Industry & Business

Brexit Price Increases Could Affect Poorer Households Most

 Breaking News
  • Irish Distillers Launches ‘A Story of Irish Whiskey’ Podcast Series Irish Distillers, Ireland’s leading supplier of spirits and wines and producer of some of the world’s most well-known and successful Irish whiskeys, has launched its first podcast, ‘A Story of Irish Whiskey’. Produced by Last Cast Media, the five-part series is a story of coming together, sharing, conquering markets and how three families, competitors for [...]...
  • Over 150,000 Jobs Created Outside of Dublin Since 2016 Labour Force Survey (LFS) data published by the Central Statistics Office show a continued momentum in Ireland’s labour market, with 79,800 jobs created in the year to Q1 2019. There were 2,316,100 people employed in Ireland in the first quarter of 2019, a 3.6 per cent increase on the same quarter of 2018. This consistent [...]...
  • Belfast Harbour Awards Largest Ever Contract to Local Construction Company At £50 million, City Quays 3, which will accommodate 1,800 people, represents Belfast Harbour’s largest development project to date and is the latest component of its very successful City Quays waterfront scheme which is already home to 1,100 office workers. The City Quays 3 development will provide another significant opportunity to offer world class office [...]...
  • Cork Agtech Company Partners With Inmarsat to Save Bees and Increase Global Crop Production Inmarsat, the world leader in global, mobile satellite communications has announced a new partnership with ApisProtect, an Irish agritech innovator, which deploys the Internet of Things (IoT) technology to monitor the health of honey bees. This collaboration aims to develop a globally scalable IoT solution for connected apiaries, to help stem the significant decline of bee [...]...
  • Call For Sustainable Energy Leaders to Enter SEAI Energy Awards 2019 The Sustainable Energy Authority of Ireland (SEAI) is looking for leaders in energy efficiency and renewable energy to enter this year’s SEAI Energy Awards. Now in their 16th year, the SEAI Energy Awards recognise and reward excellence in sustainable energy. Businesses, public bodies and communities who are using smart energy solutions and practices are encouraged to [...]...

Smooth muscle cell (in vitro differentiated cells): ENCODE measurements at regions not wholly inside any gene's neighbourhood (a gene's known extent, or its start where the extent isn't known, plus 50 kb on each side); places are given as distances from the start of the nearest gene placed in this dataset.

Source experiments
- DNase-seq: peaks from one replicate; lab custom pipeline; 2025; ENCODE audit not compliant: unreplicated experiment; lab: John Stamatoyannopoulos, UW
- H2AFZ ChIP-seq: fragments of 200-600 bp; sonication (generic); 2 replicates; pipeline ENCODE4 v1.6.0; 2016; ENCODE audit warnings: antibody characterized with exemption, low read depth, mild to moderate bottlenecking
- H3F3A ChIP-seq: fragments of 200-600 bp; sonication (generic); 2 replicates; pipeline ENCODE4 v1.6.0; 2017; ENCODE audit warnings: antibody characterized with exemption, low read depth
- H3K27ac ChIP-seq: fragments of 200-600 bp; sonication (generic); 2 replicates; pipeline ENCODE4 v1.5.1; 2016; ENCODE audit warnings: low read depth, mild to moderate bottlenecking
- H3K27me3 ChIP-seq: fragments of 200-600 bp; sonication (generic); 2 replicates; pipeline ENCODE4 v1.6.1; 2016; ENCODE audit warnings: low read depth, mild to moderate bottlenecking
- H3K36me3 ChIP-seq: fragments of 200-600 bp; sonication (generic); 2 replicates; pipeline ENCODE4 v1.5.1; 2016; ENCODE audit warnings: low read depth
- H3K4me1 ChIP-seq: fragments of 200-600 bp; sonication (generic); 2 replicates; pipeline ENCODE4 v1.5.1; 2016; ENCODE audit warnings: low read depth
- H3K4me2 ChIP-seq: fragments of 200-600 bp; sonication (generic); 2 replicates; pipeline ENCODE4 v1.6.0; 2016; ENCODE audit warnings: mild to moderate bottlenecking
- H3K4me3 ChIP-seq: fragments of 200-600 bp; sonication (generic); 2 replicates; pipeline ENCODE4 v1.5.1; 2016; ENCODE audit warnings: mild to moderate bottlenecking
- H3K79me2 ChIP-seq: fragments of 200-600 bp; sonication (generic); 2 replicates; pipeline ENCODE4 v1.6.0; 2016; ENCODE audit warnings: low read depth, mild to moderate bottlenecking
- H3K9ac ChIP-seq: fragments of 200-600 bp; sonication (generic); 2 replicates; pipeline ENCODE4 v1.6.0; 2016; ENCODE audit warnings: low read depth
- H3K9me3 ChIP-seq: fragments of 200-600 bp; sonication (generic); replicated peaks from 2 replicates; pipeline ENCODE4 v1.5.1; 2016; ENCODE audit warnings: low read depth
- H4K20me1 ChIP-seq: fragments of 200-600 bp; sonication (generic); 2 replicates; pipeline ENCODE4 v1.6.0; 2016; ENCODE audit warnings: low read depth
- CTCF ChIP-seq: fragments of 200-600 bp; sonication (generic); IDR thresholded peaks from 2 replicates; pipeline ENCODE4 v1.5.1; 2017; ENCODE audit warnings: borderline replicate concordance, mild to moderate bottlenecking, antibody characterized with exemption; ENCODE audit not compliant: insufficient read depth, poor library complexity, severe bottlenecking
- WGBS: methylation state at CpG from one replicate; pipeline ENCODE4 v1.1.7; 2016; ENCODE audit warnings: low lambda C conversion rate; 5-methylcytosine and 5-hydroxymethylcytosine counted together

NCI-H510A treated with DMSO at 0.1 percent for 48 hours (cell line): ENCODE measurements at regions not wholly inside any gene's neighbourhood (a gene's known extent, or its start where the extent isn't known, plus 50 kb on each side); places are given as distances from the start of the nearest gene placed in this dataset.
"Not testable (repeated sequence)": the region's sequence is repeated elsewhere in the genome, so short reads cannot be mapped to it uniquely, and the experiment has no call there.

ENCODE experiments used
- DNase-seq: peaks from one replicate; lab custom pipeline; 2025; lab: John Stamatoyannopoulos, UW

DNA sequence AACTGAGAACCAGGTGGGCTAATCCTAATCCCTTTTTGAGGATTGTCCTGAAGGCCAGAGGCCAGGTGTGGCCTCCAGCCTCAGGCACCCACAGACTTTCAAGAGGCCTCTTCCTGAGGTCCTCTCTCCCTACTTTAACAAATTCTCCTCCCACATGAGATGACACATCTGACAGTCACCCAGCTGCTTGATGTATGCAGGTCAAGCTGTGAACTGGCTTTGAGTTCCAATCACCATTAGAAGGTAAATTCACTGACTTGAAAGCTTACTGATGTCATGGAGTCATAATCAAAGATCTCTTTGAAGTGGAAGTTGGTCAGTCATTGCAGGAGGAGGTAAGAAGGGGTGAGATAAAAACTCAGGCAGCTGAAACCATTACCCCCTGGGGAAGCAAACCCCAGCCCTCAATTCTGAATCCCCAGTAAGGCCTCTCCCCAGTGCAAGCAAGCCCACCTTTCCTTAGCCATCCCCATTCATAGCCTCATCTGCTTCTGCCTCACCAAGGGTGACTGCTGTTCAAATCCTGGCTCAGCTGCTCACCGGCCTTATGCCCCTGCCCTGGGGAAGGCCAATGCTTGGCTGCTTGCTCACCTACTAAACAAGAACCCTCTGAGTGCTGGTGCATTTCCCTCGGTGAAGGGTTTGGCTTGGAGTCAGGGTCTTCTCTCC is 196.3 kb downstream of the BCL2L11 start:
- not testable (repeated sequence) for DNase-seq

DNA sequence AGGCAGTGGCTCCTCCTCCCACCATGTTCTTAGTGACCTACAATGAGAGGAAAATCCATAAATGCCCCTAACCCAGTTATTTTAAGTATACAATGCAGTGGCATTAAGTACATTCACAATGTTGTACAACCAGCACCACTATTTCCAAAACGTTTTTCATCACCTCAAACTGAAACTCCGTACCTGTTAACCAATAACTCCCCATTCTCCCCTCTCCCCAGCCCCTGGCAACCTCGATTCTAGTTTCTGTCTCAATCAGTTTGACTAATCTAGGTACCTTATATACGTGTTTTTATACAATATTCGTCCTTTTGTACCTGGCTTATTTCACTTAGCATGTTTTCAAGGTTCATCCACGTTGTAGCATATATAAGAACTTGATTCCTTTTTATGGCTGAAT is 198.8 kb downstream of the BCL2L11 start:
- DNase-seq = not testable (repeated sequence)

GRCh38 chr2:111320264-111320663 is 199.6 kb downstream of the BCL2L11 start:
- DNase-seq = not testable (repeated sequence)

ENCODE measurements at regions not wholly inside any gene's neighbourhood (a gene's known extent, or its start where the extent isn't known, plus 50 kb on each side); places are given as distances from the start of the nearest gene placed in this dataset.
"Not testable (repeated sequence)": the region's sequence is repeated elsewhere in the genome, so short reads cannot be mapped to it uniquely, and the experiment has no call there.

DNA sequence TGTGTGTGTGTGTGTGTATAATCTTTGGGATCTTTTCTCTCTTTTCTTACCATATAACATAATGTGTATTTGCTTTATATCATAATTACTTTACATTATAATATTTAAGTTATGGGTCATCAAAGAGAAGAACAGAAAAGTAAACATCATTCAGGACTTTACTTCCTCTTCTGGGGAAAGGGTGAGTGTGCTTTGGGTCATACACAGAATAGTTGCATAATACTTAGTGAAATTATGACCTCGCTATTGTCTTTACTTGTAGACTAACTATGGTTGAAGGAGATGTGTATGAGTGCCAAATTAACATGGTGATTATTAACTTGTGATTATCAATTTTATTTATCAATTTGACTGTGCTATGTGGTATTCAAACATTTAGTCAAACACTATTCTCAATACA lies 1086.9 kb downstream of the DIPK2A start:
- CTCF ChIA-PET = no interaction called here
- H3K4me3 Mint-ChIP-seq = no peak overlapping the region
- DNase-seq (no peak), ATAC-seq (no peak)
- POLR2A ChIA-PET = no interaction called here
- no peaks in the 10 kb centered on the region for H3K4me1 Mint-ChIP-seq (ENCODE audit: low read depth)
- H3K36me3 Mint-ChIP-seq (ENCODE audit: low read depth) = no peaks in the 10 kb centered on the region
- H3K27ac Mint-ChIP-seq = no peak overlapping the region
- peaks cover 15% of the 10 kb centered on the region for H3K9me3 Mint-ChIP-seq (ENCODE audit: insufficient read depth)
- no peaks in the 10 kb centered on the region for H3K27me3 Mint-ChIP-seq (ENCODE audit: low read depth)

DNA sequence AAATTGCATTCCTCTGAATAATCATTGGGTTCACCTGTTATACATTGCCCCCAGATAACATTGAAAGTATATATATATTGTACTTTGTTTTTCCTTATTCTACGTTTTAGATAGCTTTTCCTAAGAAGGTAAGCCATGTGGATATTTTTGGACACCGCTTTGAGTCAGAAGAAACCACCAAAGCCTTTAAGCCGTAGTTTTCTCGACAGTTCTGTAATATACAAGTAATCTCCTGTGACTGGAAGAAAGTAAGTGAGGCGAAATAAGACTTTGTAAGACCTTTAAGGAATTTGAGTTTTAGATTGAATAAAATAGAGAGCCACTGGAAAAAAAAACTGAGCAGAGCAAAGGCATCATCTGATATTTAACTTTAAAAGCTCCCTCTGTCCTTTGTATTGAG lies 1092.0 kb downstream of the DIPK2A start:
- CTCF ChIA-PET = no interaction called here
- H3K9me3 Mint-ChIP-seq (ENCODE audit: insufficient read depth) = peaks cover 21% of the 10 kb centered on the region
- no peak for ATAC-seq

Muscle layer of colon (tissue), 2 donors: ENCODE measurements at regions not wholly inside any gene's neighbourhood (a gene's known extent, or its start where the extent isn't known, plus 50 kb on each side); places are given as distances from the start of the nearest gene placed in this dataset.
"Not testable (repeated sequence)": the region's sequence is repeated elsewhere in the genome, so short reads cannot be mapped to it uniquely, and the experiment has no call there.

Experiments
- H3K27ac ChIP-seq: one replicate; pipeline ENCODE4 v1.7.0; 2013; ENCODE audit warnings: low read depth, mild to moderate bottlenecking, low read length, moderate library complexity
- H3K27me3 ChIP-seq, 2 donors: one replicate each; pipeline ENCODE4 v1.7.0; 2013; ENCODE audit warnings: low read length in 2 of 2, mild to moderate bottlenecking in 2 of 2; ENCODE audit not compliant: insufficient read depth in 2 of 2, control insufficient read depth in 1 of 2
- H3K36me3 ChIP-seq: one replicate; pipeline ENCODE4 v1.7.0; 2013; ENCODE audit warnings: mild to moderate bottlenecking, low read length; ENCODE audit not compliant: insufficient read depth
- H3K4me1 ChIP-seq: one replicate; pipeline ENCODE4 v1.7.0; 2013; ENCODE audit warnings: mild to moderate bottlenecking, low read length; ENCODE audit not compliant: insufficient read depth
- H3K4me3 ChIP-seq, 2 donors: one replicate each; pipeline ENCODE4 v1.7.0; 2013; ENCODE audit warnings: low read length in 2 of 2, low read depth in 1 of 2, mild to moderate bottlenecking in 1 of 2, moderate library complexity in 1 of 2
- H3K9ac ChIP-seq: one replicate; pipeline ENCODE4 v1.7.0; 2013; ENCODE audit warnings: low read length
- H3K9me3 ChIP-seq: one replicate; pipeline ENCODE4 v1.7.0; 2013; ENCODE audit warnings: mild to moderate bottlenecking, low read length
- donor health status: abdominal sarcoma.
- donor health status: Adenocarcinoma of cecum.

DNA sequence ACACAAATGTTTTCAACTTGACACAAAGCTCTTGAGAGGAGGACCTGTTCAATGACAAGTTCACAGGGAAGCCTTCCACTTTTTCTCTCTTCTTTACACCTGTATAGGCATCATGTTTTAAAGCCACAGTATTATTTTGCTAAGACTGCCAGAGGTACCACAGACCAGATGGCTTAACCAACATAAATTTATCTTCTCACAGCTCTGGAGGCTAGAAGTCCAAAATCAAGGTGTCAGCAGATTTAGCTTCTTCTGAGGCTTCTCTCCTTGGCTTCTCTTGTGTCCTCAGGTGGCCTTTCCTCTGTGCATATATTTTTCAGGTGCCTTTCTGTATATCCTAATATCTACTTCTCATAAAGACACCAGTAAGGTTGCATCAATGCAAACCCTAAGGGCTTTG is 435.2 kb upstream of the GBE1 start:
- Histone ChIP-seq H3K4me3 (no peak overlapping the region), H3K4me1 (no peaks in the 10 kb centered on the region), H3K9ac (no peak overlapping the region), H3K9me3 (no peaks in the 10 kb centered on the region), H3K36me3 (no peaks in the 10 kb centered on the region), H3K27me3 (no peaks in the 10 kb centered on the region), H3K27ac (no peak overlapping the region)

Brexit Price Increases Could Affect Poorer Households Most

Brexit Price Increases Could Affect Poorer Households Most
March 22
12:12 2018

A hard Brexit would increase the cost of living for all households in Ireland by 2 per cent to 3.1 per cent – an annual increase of €892 to €1,360 per household, according to the Competition and Consumer Protection Commission. Costs would rise the most for lower-income households. These households spend a greater share of household expenditure on food products, many of which are imported from the UK and would be subject to tariffs.

Households with the lowest incomes would face a 4 per cent price increase in the highest-impact scenario. Households in the highest-income group would face a 2.4 per cent price increase. The percentage increase faced by the poorest households would be 70 per cent more than the percentage increase faced by the wealthiest households.

The study was commissioned by the Competition and Consumer Protection Commission and examines the shares of imported products from the UK in household spending and estimates effects of a hard Brexit scenario, incorporating tariffs and other increases in costs of trade between the EU and UK.

One of the report’s authors, Martina Lawless, commented: “As Ireland imports a considerable amount of food products from the UK, a hard Brexit could have an immediate impact on the cost of living. Unfortunately, we find that this impact would likely fall disproportionately on lower-income households.”

The study used a number of Brexit scenarios to examine the price increase of a range of imported goods. It found that if tariffs were introduced and other trade cost also increase following a hard Brexit, the price of bread and cereals could rise by up to 30 per cent, while milk, cheese and eggs prices could increase by 46 per cent.

These estimates do not take into account of switching of products or changes in expenditure patterns in response to the cost increases. For this reason, they are likely to reflect the maximum increase in the cost of living.

About Author

admin

admin

Related Articles

New Subscriber

Subscribe Here



Advertisements






















National Manufacturing Conference & Exhibition 2018

NIBRT Springboard Success Stories



Upcoming Events

  • No upcoming events
AEC v1.0.4